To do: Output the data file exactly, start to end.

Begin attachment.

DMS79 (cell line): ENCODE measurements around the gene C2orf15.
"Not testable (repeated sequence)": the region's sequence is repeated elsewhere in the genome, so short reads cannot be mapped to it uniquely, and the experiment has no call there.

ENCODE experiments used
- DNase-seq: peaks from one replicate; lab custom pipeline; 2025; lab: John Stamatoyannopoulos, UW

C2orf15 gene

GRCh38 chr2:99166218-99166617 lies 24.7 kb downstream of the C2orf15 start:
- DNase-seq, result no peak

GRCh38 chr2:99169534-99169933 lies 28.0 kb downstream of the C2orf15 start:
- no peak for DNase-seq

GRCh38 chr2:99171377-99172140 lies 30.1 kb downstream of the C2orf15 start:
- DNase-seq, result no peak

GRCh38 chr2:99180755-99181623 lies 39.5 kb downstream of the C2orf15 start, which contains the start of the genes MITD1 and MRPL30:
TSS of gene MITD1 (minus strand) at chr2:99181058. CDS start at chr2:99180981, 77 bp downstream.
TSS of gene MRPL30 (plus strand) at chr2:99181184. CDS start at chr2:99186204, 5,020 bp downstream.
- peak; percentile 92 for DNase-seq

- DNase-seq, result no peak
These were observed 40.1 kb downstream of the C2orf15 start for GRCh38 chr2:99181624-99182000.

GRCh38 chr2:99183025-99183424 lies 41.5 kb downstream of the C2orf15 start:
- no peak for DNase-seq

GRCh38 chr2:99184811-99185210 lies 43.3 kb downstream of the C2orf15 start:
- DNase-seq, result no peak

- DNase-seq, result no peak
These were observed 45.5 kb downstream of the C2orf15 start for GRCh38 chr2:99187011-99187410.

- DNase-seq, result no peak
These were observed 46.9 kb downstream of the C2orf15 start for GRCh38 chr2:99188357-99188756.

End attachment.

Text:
DMS79 (cell line): ENCODE measurements around the gene C2orf15.
"Not testable (repeated sequence)": the region's sequence is repeated elsewhere in the genome, so short reads cannot be mapped to it uniquely, and the experiment has no call there.

ENCODE experiments used
- DNase-seq: peaks from one replicate; lab custom pipeline; 2025; lab: John Stamatoyannopoulos, UW

C2orf15 gene

GRCh38 chr2:99166218-99166617 lies 24.7 kb downstream of the C2orf15 start:
- DNase-seq, result no peak

GRCh38 chr2:99169534-99169933 lies 28.0 kb downstream of the C2orf15 start:
- no peak for DNase-seq

GRCh38 chr2:99171377-99172140 lies 30.1 kb downstream of the C2orf15 start:
- DNase-seq, result no peak

GRCh38 chr2:99180755-99181623 lies 39.5 kb downstream of the C2orf15 start, which contains the start of the genes MITD1 and MRPL30:
TSS of gene MITD1 (minus strand) at chr2:99181058. CDS start at chr2:99180981, 77 bp downstream.
TSS of gene MRPL30 (plus strand) at chr2:99181184. CDS start at chr2:99186204, 5,020 bp downstream.
- peak; percentile 92 for DNase-seq

- DNase-seq, result no peak
These were observed 40.1 kb downstream of the C2orf15 start for GRCh38 chr2:99181624-99182000.

GRCh38 chr2:99183025-99183424 lies 41.5 kb downstream of the C2orf15 start:
- no peak for DNase-seq

GRCh38 chr2:99184811-99185210 lies 43.3 kb downstream of the C2orf15 start:
- DNase-seq, result no peak

- DNase-seq, result no peak
These were observed 45.5 kb downstream of the C2orf15 start for GRCh38 chr2:99187011-99187410.

- DNase-seq, result no peak
These were observed 46.9 kb downstream of the C2orf15 start for GRCh38 chr2:99188357-99188756.